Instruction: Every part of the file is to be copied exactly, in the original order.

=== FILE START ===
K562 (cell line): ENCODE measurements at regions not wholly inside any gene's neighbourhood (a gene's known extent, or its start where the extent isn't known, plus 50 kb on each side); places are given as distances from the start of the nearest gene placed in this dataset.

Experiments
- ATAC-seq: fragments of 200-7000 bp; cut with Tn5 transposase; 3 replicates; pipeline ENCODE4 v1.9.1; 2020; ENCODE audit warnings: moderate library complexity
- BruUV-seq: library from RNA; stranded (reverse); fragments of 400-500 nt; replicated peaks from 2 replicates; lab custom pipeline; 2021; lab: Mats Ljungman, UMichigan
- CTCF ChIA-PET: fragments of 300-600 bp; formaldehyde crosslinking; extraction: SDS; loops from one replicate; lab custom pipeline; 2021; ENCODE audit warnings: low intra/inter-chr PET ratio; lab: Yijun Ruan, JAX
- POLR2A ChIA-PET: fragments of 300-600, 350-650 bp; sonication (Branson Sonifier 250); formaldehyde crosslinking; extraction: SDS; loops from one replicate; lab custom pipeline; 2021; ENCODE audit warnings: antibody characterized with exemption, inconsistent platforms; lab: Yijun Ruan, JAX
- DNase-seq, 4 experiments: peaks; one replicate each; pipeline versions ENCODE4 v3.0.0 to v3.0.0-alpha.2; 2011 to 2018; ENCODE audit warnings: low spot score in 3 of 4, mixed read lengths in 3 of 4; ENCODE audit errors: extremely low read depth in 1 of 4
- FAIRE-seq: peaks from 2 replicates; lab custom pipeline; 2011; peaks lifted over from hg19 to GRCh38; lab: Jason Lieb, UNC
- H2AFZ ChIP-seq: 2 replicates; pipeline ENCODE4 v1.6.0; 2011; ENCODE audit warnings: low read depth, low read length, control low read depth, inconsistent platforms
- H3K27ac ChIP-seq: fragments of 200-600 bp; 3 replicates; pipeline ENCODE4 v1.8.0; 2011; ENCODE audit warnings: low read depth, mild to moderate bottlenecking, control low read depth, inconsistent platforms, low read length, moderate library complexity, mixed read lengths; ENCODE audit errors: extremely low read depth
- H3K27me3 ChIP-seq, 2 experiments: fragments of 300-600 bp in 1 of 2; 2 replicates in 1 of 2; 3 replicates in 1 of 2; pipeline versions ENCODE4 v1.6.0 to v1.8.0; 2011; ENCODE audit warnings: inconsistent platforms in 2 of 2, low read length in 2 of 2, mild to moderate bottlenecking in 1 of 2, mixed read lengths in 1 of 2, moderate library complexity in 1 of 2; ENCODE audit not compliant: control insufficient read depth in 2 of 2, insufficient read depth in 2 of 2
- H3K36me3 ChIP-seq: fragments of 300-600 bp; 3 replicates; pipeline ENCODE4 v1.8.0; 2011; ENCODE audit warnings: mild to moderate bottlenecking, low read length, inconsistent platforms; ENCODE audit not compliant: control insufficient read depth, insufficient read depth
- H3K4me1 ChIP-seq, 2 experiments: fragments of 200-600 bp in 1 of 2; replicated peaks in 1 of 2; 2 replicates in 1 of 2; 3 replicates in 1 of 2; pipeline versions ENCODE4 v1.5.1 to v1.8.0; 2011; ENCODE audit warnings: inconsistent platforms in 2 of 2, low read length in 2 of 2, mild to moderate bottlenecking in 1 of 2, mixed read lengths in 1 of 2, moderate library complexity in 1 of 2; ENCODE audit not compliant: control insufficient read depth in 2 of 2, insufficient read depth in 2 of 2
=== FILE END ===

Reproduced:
K562 (cell line): ENCODE measurements at regions not wholly inside any gene's neighbourhood (a gene's known extent, or its start where the extent isn't known, plus 50 kb on each side); places are given as distances from the start of the nearest gene placed in this dataset.

Experiments
- ATAC-seq: fragments of 200-7000 bp; cut with Tn5 transposase; 3 replicates; pipeline ENCODE4 v1.9.1; 2020; ENCODE audit warnings: moderate library complexity
- BruUV-seq: library from RNA; stranded (reverse); fragments of 400-500 nt; replicated peaks from 2 replicates; lab custom pipeline; 2021; lab: Mats Ljungman, UMichigan
- CTCF ChIA-PET: fragments of 300-600 bp; formaldehyde crosslinking; extraction: SDS; loops from one replicate; lab custom pipeline; 2021; ENCODE audit warnings: low intra/inter-chr PET ratio; lab: Yijun Ruan, JAX
- POLR2A ChIA-PET: fragments of 300-600, 350-650 bp; sonication (Branson Sonifier 250); formaldehyde crosslinking; extraction: SDS; loops from one replicate; lab custom pipeline; 2021; ENCODE audit warnings: antibody characterized with exemption, inconsistent platforms; lab: Yijun Ruan, JAX
- DNase-seq, 4 experiments: peaks; one replicate each; pipeline versions ENCODE4 v3.0.0 to v3.0.0-alpha.2; 2011 to 2018; ENCODE audit warnings: low spot score in 3 of 4, mixed read lengths in 3 of 4; ENCODE audit errors: extremely low read depth in 1 of 4
- FAIRE-seq: peaks from 2 replicates; lab custom pipeline; 2011; peaks lifted over from hg19 to GRCh38; lab: Jason Lieb, UNC
- H2AFZ ChIP-seq: 2 replicates; pipeline ENCODE4 v1.6.0; 2011; ENCODE audit warnings: low read depth, low read length, control low read depth, inconsistent platforms
- H3K27ac ChIP-seq: fragments of 200-600 bp; 3 replicates; pipeline ENCODE4 v1.8.0; 2011; ENCODE audit warnings: low read depth, mild to moderate bottlenecking, control low read depth, inconsistent platforms, low read length, moderate library complexity, mixed read lengths; ENCODE audit errors: extremely low read depth
- H3K27me3 ChIP-seq, 2 experiments: fragments of 300-600 bp in 1 of 2; 2 replicates in 1 of 2; 3 replicates in 1 of 2; pipeline versions ENCODE4 v1.6.0 to v1.8.0; 2011; ENCODE audit warnings: inconsistent platforms in 2 of 2, low read length in 2 of 2, mild to moderate bottlenecking in 1 of 2, mixed read lengths in 1 of 2, moderate library complexity in 1 of 2; ENCODE audit not compliant: control insufficient read depth in 2 of 2, insufficient read depth in 2 of 2
- H3K36me3 ChIP-seq: fragments of 300-600 bp; 3 replicates; pipeline ENCODE4 v1.8.0; 2011; ENCODE audit warnings: mild to moderate bottlenecking, low read length, inconsistent platforms; ENCODE audit not compliant: control insufficient read depth, insufficient read depth
- H3K4me1 ChIP-seq, 2 experiments: fragments of 200-600 bp in 1 of 2; replicated peaks in 1 of 2; 2 replicates in 1 of 2; 3 replicates in 1 of 2; pipeline versions ENCODE4 v1.5.1 to v1.8.0; 2011; ENCODE audit warnings: inconsistent platforms in 2 of 2, low read length in 2 of 2, mild to moderate bottlenecking in 1 of 2, mixed read lengths in 1 of 2, moderate library complexity in 1 of 2; ENCODE audit not compliant: control insufficient read depth in 2 of 2, insufficient read depth in 2 of 2